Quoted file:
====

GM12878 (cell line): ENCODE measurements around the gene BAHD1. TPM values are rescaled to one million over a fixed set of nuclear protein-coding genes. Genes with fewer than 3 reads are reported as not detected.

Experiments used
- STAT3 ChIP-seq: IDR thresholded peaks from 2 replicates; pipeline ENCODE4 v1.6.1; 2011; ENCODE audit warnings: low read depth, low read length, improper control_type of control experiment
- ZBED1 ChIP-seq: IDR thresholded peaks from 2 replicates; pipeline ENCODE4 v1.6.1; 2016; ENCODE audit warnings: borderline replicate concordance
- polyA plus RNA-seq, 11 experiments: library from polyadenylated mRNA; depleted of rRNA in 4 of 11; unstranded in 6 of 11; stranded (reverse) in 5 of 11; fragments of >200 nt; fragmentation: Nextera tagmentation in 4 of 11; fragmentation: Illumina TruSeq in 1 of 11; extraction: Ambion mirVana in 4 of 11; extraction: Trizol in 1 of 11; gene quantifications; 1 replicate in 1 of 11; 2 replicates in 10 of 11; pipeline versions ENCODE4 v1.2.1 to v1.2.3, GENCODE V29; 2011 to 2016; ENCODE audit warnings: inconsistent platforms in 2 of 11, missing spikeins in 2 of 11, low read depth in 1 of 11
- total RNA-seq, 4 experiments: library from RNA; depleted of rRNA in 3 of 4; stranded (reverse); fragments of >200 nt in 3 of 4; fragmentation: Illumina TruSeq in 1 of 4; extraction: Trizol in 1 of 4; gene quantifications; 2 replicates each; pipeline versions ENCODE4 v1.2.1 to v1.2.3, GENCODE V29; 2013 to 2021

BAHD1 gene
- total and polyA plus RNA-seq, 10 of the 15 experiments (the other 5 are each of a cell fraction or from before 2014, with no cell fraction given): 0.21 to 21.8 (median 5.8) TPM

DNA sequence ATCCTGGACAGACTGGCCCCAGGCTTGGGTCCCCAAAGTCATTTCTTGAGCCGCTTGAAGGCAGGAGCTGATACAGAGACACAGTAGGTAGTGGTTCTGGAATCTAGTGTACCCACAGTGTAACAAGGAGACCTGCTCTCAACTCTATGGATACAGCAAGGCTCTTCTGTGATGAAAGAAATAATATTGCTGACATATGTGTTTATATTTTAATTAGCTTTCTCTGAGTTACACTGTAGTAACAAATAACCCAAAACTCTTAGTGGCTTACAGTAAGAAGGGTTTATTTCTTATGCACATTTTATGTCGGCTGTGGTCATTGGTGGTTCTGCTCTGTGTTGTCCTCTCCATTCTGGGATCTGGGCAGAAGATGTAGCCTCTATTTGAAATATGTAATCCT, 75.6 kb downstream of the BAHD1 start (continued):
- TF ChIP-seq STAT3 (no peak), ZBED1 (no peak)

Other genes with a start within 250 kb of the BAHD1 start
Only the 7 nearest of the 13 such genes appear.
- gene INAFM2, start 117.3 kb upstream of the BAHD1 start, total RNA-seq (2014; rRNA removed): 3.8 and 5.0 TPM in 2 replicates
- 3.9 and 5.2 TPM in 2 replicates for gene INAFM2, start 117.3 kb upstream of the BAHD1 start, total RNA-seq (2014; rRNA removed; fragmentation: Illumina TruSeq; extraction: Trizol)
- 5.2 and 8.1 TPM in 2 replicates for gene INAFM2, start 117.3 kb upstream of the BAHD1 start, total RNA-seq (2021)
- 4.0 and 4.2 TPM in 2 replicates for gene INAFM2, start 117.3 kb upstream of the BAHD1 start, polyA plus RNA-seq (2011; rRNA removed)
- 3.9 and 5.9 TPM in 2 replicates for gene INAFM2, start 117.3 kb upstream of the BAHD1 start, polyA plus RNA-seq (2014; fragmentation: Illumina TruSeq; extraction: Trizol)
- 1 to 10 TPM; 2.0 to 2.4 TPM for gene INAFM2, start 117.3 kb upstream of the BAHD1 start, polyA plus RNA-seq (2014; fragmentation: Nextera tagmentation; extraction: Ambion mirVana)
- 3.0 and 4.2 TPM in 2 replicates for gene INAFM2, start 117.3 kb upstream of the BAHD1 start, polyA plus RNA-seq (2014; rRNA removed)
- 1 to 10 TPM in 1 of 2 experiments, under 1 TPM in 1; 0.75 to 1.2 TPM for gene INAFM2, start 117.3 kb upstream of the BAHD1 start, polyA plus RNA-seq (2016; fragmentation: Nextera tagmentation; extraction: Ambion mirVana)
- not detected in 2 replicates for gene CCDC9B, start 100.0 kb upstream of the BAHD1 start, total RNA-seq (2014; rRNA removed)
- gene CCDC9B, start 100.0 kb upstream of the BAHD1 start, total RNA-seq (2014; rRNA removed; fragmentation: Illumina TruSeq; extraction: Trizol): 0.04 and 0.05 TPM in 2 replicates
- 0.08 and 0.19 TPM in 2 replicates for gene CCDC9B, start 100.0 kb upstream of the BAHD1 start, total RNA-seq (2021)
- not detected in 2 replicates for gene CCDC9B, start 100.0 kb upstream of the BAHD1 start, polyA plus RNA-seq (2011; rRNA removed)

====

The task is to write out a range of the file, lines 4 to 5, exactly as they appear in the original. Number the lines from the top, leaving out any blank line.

- ZBED1 ChIP-seq: IDR thresholded peaks from 2 replicates; pipeline ENCODE4 v1.6.1; 2016; ENCODE audit warnings: borderline replicate concordance
- polyA plus RNA-seq, 11 experiments: library from polyadenylated mRNA; depleted of rRNA in 4 of 11; unstranded in 6 of 11; stranded (reverse) in 5 of 11; fragments of >200 nt; fragmentation: Nextera tagmentation in 4 of 11; fragmentation: Illumina TruSeq in 1 of 11; extraction: Ambion mirVana in 4 of 11; extraction: Trizol in 1 of 11; gene quantifications; 1 replicate in 1 of 11; 2 replicates in 10 of 11; pipeline versions ENCODE4 v1.2.1 to v1.2.3, GENCODE V29; 2011 to 2016; ENCODE audit warnings: inconsistent platforms in 2 of 11, missing spikeins in 2 of 11, low read depth in 1 of 11